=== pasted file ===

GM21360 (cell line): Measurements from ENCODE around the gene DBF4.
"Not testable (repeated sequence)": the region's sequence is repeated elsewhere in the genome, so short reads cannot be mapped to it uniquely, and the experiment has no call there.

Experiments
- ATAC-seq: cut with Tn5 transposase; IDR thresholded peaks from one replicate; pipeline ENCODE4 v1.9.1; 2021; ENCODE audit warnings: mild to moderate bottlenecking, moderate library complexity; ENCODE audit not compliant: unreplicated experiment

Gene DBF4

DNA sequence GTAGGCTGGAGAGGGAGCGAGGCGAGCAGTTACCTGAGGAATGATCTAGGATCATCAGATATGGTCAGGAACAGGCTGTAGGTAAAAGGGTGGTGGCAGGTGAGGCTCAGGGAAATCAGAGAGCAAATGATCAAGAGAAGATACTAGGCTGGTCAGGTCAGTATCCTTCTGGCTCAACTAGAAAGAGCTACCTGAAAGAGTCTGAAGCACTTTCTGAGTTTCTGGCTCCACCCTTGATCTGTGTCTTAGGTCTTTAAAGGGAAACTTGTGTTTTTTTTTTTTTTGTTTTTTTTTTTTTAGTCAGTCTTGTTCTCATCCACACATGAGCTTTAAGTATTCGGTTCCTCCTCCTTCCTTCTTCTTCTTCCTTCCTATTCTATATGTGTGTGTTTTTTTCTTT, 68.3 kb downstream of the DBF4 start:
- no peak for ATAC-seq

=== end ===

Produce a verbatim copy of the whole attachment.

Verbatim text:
GM21360 (cell line): Measurements from ENCODE around the gene DBF4.
"Not testable (repeated sequence)": the region's sequence is repeated elsewhere in the genome, so short reads cannot be mapped to it uniquely, and the experiment has no call there.

Experiments
- ATAC-seq: cut with Tn5 transposase; IDR thresholded peaks from one replicate; pipeline ENCODE4 v1.9.1; 2021; ENCODE audit warnings: mild to moderate bottlenecking, moderate library complexity; ENCODE audit not compliant: unreplicated experiment

Gene DBF4

DNA sequence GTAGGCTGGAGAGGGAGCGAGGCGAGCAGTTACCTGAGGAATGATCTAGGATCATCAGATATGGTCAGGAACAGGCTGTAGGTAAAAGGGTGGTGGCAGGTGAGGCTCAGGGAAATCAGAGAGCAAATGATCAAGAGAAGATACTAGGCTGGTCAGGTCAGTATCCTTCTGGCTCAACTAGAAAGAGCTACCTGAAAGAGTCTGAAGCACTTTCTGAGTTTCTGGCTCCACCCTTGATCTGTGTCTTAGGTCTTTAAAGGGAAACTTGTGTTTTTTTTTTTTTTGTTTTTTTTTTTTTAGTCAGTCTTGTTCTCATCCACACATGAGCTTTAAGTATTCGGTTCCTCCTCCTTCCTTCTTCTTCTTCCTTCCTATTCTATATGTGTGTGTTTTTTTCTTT, 68.3 kb downstream of the DBF4 start:
- no peak for ATAC-seq